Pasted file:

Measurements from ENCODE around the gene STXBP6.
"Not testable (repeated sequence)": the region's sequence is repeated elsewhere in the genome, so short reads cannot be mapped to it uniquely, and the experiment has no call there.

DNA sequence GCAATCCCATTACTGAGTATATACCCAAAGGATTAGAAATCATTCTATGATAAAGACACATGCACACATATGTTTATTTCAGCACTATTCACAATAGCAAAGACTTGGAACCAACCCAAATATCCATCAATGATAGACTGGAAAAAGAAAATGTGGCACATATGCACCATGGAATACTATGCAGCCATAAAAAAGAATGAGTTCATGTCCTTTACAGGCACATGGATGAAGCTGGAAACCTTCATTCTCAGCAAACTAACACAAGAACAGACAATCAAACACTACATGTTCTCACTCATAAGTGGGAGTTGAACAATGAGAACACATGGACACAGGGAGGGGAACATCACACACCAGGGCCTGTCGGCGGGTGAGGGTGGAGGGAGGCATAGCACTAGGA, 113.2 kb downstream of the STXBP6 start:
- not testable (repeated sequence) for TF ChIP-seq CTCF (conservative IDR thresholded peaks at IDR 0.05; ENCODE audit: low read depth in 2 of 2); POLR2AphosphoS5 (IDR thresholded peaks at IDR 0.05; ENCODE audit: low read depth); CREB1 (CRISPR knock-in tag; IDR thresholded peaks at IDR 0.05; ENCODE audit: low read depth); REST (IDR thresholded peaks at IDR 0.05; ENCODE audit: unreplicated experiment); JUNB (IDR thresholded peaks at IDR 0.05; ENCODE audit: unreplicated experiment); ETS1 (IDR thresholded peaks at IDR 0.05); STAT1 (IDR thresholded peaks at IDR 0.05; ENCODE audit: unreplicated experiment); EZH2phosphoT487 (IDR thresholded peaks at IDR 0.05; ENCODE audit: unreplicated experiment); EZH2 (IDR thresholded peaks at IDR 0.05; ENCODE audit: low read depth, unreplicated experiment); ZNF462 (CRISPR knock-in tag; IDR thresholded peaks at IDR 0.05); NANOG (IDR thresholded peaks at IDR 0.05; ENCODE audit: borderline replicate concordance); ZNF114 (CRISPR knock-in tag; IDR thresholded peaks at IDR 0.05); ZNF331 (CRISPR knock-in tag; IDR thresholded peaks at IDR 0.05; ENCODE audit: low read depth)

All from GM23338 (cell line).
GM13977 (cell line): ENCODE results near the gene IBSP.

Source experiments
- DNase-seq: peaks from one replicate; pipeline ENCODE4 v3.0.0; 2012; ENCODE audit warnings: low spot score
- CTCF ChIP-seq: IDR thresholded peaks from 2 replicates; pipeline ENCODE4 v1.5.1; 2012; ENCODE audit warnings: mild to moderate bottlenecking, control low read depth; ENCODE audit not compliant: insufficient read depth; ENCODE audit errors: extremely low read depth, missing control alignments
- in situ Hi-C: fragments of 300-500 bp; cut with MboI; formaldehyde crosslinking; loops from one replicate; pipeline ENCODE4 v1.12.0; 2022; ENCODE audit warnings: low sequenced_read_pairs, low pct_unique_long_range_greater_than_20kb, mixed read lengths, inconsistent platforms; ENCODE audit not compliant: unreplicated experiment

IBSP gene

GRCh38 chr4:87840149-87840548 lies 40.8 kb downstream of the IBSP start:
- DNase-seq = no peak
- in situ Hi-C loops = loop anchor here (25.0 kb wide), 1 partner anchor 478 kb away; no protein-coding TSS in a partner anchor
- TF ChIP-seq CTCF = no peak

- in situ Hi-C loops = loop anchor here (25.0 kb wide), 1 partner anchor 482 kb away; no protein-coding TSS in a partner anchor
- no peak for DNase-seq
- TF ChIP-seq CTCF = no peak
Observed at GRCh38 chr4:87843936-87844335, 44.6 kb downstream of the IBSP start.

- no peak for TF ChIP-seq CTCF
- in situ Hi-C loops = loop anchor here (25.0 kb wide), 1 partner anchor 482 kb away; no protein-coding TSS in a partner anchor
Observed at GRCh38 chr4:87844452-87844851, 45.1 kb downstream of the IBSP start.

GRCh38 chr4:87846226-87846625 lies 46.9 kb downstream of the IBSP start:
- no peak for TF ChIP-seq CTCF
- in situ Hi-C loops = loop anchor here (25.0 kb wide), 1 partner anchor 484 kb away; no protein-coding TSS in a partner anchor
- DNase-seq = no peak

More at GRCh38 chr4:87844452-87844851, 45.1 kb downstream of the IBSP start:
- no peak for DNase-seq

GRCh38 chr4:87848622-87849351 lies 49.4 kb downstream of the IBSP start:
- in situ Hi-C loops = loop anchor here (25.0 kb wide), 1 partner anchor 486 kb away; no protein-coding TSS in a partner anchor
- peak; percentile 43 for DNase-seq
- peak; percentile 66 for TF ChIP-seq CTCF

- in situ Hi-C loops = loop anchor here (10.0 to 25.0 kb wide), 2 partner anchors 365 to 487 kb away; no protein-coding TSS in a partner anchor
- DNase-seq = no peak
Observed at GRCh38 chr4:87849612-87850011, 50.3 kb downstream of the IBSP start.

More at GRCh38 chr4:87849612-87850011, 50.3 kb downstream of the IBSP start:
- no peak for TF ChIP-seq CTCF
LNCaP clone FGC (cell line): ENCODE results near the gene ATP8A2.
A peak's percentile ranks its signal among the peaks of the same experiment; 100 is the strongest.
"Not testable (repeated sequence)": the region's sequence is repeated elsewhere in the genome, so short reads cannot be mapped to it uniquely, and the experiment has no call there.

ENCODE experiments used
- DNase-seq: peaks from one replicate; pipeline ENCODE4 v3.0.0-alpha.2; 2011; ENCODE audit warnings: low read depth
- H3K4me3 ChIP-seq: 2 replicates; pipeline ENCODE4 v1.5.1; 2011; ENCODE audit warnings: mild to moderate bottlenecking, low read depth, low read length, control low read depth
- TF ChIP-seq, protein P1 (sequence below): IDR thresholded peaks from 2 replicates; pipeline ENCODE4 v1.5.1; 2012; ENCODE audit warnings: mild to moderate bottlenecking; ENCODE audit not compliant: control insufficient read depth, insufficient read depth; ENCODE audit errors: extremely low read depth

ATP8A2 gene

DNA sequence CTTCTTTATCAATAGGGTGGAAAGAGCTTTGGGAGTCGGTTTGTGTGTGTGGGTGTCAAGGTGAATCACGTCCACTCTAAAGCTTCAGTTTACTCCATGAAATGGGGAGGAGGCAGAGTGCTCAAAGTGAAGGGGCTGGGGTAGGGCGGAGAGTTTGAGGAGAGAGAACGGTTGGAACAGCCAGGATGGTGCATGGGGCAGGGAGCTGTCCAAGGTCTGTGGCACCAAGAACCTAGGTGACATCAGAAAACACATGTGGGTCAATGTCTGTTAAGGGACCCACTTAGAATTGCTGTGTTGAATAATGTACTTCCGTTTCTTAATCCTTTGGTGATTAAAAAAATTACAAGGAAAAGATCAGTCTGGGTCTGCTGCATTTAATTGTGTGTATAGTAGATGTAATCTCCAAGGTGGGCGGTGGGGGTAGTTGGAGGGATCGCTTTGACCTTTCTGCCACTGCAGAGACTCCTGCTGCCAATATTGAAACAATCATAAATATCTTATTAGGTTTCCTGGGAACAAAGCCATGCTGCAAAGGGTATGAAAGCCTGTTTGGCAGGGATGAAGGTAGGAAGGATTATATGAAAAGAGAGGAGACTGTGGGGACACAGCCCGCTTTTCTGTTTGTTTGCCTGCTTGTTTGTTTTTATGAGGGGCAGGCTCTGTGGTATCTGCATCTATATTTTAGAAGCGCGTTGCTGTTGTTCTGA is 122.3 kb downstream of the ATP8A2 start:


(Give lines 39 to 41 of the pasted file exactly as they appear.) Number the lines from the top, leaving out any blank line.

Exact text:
A peak's percentile ranks its signal among the peaks of the same experiment; 100 is the strongest.
"Not testable (repeated sequence)": the region's sequence is repeated elsewhere in the genome, so short reads cannot be mapped to it uniquely, and the experiment has no call there.

ENCODE experiments used